Monday, April 7, 2014


Now, my fatheads, you mustn't be appalled if I leave you to your own devices for perhaps long stretches in the next few weeks or even months. I have so many projects I am working on. (Projects is such a nice strong word. It calls to mind not only paper and ink and ideas but maybe flower pots and twine, or buttons and glue, or hammers and determinedness. I borrowed the word from another blogger.) I am compiling my second book of essays from the vanished At First Glass, this compilation tentatively called If No One Minds, and have decided also to take my first compilation, Prose Food, and break it up into chapbooks. This decision was almost thrust upon me after I explained to a friend how long Prose Food is, and that I was submitting it to various publishers but had heard nothing in response. No surprise there, of course, since I wasn't born yesterday. But when my friend said, "three hundred pages is a big investment for any publishing company," I suddenly saw things as it were from the other side. Yes, that would be a big investment for an unknown food and wine blogger.

Very well, why can't I make chapbooks and bring them to local craft fairs and village fests this spring and summer, and see if people will buy them? I'm thinking $4 each, or three for $10. This means I am learning how to prepare a chapbook using Microsoft Word '03 and my own printer. You stand warned: in case you ever try it, know that double-sided printing is a bit tricky. Quickly I've learned I either have to invest in a long-armed stapler or an awl and some twine (aha!) when it comes to the project of binding. Prose Food #1 is already 78 pages long. 

Then there's the novel about divorce in the age of the internet. And there's photography. Why can't I bring my photos to the local library and ask if they will display them on their ever-changing art exhibit wall? And the spring is coming so I never know when I have to rush out and take shaky pictures of sandhill cranes whirling overhead while they decide, en masse and "kk-rrool" -ing, which way is north. Actually they seem to fly west a lot. Below I include the near-to-bud-bursting branches of the maple trees, to give an idea of scale. I like the freakish, Wizard-of-Oz effect of the blurred birds.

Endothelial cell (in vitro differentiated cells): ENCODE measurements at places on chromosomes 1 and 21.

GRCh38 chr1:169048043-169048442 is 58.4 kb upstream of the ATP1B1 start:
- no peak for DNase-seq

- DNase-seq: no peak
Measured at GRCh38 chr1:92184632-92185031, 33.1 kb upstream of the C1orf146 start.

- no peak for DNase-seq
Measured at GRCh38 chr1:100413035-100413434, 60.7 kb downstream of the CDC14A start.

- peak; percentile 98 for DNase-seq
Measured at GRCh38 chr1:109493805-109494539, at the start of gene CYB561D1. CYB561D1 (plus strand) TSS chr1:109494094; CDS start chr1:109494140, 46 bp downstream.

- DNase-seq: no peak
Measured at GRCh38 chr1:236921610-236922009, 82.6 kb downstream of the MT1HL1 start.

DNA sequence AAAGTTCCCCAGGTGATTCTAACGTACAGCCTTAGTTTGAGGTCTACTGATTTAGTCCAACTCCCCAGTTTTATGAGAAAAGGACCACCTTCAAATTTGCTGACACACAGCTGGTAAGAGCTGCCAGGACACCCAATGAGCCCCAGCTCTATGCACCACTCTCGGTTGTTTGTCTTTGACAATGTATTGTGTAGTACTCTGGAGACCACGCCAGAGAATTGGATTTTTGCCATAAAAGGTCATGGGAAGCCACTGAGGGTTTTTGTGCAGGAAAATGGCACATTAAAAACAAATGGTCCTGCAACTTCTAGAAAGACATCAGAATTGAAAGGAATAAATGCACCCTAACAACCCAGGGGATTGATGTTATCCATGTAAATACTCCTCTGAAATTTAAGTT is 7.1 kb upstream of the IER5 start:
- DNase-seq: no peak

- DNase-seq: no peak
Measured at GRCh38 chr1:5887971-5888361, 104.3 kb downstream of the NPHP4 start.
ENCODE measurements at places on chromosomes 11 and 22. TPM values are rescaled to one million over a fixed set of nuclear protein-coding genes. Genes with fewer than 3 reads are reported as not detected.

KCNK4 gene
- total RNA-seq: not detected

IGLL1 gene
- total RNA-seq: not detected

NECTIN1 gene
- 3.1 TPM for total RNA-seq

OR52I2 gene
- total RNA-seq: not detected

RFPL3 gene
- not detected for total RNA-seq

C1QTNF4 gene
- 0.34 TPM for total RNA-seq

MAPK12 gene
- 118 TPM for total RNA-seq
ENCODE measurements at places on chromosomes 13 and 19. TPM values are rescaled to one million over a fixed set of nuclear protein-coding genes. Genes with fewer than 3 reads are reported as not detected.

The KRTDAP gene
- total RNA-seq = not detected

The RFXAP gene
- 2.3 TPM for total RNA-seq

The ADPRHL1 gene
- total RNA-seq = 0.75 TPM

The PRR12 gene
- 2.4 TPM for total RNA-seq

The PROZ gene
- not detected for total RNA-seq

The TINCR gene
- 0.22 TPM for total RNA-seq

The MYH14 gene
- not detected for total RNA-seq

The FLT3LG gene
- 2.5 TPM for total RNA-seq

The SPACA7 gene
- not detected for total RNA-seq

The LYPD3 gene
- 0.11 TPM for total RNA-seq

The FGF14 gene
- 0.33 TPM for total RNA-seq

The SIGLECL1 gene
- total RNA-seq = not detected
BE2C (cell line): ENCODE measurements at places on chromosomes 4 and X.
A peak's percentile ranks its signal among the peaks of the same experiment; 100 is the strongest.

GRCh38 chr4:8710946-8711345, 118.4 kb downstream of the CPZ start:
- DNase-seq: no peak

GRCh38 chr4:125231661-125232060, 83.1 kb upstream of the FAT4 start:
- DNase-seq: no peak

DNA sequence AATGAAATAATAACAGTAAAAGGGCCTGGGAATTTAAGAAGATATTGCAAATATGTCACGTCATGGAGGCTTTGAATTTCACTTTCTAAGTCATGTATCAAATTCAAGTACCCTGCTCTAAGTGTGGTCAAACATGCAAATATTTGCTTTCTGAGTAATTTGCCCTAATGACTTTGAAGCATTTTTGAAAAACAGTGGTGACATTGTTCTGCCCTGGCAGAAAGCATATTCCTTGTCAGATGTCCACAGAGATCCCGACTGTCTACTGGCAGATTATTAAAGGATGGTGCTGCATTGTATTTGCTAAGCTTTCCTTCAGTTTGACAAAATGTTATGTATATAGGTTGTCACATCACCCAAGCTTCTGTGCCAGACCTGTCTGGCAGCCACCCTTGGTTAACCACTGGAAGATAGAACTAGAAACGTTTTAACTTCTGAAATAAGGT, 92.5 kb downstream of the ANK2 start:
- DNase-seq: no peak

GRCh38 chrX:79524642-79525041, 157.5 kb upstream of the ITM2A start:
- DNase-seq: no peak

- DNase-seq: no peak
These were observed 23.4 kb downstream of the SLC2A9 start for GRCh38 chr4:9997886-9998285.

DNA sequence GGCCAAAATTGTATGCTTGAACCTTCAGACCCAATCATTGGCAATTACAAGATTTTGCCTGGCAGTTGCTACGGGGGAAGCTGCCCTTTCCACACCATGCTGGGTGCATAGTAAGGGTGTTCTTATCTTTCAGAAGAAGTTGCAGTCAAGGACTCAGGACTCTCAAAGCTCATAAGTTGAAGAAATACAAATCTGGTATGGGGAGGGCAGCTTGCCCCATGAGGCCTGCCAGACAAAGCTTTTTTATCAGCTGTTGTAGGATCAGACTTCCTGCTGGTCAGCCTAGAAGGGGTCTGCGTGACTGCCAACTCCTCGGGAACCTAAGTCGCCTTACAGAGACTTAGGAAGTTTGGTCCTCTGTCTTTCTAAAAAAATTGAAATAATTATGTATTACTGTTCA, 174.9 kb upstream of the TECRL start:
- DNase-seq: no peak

I am also still determined to at least occasionally be a fashion blogger, since it won't do to leave that niche entirely to the dewy-skinned young girls who take endless photos of themselves wearing the same new dress and boots. I can't decide what they've got the most of, ego, looks, pin money, better cameras, more friends to leave gushing comments, or clothes. Having a tripod for the camera also helps. Here I'm trying to show you my pink and beige leopard print "infinity" scarf. Indoors, without a tripod, and without focusing just on my neck. If you want to see how this is really done, go to Vixen Vintage, or Delightfully Tacky. Or pick from among the greats at Signature9's top 99 fashion blogs from around the world. There's no end to the cascading style sheets -- Shop, Sponsor, Life and Family, Spirituality and Wellness, Home and Garden, Art and Design, etc. etc. Food and Wine. Yes, they dare to poach on our territory.

You will understand, then, if sometimes I just hurtle in with a quick picture of a wine label, or a dashed-off recipe. Lately I find the comfort of meatballs appealing for relaxed Sundays, so you may find lots of those. Food & Wine's January 2014 issue still sits propped open to page 96 on my desk: Herbed Lamb Meatballs with Rich Tomato Sauce and Ricotta. Delicious, made with almonds soaked in milk. I also made April's Veal Meatballs with Mustard Greens (p.104), but was too busy yesterday to get a chance to try the March issue's Beef Ricotta Meatballs with Braised Beet Greens. (Memo to Food & Wine, let's lay off the endless greens, shall we?) Perhaps there's a meatball chapbook idea here. 

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